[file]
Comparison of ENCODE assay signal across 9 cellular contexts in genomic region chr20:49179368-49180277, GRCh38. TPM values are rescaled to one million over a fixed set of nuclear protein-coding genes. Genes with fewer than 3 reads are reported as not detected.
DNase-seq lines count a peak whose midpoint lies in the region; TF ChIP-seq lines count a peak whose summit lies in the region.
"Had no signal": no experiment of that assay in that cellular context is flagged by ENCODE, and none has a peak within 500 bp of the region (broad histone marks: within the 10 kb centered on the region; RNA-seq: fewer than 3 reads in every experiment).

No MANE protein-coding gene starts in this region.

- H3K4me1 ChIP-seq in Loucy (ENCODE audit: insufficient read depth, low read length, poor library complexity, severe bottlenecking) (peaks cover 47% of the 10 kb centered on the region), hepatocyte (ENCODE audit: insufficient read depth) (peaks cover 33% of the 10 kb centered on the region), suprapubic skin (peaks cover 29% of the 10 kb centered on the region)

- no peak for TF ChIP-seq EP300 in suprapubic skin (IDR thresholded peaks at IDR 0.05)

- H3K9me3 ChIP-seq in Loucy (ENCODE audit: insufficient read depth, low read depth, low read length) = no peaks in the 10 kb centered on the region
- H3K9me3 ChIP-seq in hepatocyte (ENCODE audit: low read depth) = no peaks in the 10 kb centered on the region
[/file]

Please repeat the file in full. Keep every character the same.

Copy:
Comparison of ENCODE assay signal across 9 cellular contexts in genomic region chr20:49179368-49180277, GRCh38. TPM values are rescaled to one million over a fixed set of nuclear protein-coding genes. Genes with fewer than 3 reads are reported as not detected.
DNase-seq lines count a peak whose midpoint lies in the region; TF ChIP-seq lines count a peak whose summit lies in the region.
"Had no signal": no experiment of that assay in that cellular context is flagged by ENCODE, and none has a peak within 500 bp of the region (broad histone marks: within the 10 kb centered on the region; RNA-seq: fewer than 3 reads in every experiment).

No MANE protein-coding gene starts in this region.

- H3K4me1 ChIP-seq in Loucy (ENCODE audit: insufficient read depth, low read length, poor library complexity, severe bottlenecking) (peaks cover 47% of the 10 kb centered on the region), hepatocyte (ENCODE audit: insufficient read depth) (peaks cover 33% of the 10 kb centered on the region), suprapubic skin (peaks cover 29% of the 10 kb centered on the region)

- no peak for TF ChIP-seq EP300 in suprapubic skin (IDR thresholded peaks at IDR 0.05)

- H3K9me3 ChIP-seq in Loucy (ENCODE audit: insufficient read depth, low read depth, low read length) = no peaks in the 10 kb centered on the region
- H3K9me3 ChIP-seq in hepatocyte (ENCODE audit: low read depth) = no peaks in the 10 kb centered on the region